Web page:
Thousands of undetected type 2 diabetes case could be identified if A&E staff introduce type 2 diabetes screening into their routine checks, a new study indicates.

Currently, more than four million people are living with type 2 diabetes in the UK. However, reports show that a further 850,000 individuals are living with the condition but are yet to be diagnosed.

Academics from the NHS detected 120 undiagnosed type 2 diabetes cases when they trialled an ‘opportunistic’ blood test on 1,388 people at the A&E department at Tameside and Glossop Integrated Care NHS Foundation Trust in Ashton-under-Lyne.

Presented at the annual meeting of the European Association for the Study of Diabetes in Hamburg, the findings also show that 30% of the participants had prediabetes.

During the study, the team of researchers used HbA1c tests to screen A&E patients for type 2 diabetes.

Lead author Professor Edward Jude said: “Early diagnosis is the best way to avoid the devastating complications of type 2 diabetes and offers the best chance of living a long and healthy life.

“Symptoms of type 2 diabetes may be absent and can be tricky to spot in the early stages. The condition can go undetected for up to ten years, which can lead to long-term complications such as heart disease, nerve damage and retinopathy.”

According to the researchers, A&E departments could detect tens of thousands of new cases of pre-diabetes and diabetes in the UK each year if they regularly carry out HbA1c tests.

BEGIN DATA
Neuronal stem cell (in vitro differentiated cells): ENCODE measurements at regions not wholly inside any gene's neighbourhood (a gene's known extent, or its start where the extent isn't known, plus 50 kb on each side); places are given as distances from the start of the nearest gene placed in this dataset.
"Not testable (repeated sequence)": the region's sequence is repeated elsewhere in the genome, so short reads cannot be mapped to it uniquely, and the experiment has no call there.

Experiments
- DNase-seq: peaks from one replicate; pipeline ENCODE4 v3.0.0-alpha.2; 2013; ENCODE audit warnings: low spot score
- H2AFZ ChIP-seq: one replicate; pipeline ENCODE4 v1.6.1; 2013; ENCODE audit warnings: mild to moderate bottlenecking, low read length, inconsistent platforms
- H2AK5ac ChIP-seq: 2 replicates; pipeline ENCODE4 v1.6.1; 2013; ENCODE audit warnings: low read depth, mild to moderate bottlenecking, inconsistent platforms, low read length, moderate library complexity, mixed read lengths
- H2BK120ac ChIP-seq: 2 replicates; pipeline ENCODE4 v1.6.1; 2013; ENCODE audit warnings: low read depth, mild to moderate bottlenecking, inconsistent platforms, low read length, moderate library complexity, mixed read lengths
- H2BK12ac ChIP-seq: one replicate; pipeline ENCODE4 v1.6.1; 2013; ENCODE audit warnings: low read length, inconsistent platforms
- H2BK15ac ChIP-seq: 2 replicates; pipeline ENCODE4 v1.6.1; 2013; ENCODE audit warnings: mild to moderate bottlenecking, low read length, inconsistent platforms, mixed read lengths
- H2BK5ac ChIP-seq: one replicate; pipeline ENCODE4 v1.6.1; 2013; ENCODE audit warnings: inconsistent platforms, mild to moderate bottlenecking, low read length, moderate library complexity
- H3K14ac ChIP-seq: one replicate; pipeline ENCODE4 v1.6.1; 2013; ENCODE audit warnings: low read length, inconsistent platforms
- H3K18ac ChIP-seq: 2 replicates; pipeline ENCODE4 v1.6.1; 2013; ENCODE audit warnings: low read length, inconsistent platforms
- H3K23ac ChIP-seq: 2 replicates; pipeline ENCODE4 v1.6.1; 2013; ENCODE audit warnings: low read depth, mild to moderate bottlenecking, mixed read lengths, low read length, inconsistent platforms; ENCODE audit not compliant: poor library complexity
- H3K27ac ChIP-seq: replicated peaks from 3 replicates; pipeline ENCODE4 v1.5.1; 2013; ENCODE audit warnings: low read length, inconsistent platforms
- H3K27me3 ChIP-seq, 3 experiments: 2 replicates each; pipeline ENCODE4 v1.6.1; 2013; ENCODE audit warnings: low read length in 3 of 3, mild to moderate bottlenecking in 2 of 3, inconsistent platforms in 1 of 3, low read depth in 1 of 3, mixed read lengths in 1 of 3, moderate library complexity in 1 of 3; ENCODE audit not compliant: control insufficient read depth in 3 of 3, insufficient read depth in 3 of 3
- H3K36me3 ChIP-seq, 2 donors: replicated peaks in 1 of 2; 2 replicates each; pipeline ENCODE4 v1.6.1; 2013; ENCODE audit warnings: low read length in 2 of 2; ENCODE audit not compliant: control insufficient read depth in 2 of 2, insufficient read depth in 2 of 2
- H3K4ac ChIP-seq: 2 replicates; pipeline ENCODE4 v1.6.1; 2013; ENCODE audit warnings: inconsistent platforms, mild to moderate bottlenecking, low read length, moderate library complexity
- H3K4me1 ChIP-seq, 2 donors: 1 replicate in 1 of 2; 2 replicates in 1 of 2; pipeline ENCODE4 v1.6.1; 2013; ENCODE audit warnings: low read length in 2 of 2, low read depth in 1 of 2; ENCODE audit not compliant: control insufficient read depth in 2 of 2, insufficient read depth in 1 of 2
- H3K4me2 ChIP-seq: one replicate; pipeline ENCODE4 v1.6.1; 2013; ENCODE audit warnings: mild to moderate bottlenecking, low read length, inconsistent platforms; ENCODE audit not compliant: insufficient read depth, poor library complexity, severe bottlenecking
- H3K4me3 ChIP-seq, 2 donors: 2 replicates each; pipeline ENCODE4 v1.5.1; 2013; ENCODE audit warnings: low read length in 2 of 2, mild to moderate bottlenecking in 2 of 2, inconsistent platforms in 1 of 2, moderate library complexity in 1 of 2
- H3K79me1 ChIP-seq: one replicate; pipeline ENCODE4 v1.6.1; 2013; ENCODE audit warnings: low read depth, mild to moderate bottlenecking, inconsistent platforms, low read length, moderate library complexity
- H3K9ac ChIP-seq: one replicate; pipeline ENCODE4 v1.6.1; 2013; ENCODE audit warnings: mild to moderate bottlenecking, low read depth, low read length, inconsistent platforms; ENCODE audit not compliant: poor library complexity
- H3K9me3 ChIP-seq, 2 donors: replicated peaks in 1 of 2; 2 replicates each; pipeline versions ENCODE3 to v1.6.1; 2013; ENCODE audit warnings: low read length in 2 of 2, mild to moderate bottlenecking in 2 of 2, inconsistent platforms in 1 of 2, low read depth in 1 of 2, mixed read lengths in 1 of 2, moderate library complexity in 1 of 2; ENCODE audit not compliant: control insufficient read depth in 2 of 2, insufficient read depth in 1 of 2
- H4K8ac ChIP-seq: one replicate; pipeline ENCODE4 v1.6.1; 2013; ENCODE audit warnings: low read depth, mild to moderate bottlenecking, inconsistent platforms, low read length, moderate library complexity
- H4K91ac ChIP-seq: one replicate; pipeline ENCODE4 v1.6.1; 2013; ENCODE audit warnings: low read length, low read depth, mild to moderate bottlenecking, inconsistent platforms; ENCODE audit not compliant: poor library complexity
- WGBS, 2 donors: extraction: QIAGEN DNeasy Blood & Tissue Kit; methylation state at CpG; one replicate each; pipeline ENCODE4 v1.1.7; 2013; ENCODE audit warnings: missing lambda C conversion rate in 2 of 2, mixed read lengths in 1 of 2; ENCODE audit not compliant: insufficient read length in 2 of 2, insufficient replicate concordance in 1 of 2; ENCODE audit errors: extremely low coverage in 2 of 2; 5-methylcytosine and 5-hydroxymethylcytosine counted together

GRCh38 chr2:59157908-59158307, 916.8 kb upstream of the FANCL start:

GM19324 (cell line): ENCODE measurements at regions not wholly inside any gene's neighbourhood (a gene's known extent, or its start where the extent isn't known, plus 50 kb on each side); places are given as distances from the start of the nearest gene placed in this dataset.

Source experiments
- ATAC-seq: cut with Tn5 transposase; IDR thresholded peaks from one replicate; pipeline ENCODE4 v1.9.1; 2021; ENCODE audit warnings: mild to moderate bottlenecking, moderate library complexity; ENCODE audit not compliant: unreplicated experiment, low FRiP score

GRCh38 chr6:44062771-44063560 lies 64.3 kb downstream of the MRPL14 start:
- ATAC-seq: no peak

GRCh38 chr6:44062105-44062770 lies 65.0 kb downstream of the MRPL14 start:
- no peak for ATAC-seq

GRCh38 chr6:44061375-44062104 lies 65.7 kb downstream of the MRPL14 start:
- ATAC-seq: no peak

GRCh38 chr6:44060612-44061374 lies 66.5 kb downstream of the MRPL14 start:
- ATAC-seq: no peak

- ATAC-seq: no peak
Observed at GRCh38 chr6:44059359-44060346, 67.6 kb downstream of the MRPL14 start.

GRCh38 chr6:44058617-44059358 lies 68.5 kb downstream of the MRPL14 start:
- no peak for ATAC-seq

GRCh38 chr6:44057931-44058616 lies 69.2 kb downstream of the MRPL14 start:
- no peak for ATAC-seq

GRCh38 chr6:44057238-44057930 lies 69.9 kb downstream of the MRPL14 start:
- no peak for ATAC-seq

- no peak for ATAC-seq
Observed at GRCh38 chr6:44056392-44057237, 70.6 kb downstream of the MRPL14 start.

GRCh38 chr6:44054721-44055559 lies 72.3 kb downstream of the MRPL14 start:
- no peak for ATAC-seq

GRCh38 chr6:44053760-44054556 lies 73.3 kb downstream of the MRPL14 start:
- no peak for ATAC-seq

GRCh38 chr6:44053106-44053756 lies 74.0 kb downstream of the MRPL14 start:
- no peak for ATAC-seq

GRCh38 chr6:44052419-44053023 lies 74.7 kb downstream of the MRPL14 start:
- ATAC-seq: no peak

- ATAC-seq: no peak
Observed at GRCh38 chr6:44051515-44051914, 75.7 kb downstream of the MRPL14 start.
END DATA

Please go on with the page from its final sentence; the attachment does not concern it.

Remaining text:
Professor Jude noted: “Opportunistic HbA1c-based screening in A&E departments, particularly those in high-risk and hard-to-reach groups, could make an important contribution to identifying undiagnosed individuals who will benefit from early treatment and lifestyle changes and so reduce their risks of long-term complications.”

People with type 2 are more at risk of developing kidney complications and cancer, the study has reported.

In addition, individuals with type 2 diabetes are more likely to have a heart attack and stroke compared to those without the condition, according to the research findings.

Professor Emanuele Di Angelantonio from Cambridge said: “Type 2 diabetes used to be seen as a disease that affected older adults. But we’re increasingly seeing people diagnosed earlier in life.

“As we’ve shown, this means they are at risk of a much shorter life expectancy than they would otherwise have.”

The study was published in The Lancet Diabetes & Endocrinology.

Get our free newsletters

Stay up to date with the latest news, research and breakthroughs.

You May Also Like

Type 2 diabetes found to be a ‘significant risk factor’ among stroke victims

More evidence has been published which supports that diabetes is a “significant…

Conversation about doctors’ appointments occurring virtually rumbles on

More than half of GP appointments are still being delivered remotely in…

Top diabetes professor drafts risk assessment document for frontline COVID-19 staff

The health and wellbeing of frontline NHS staff has been prioritised among…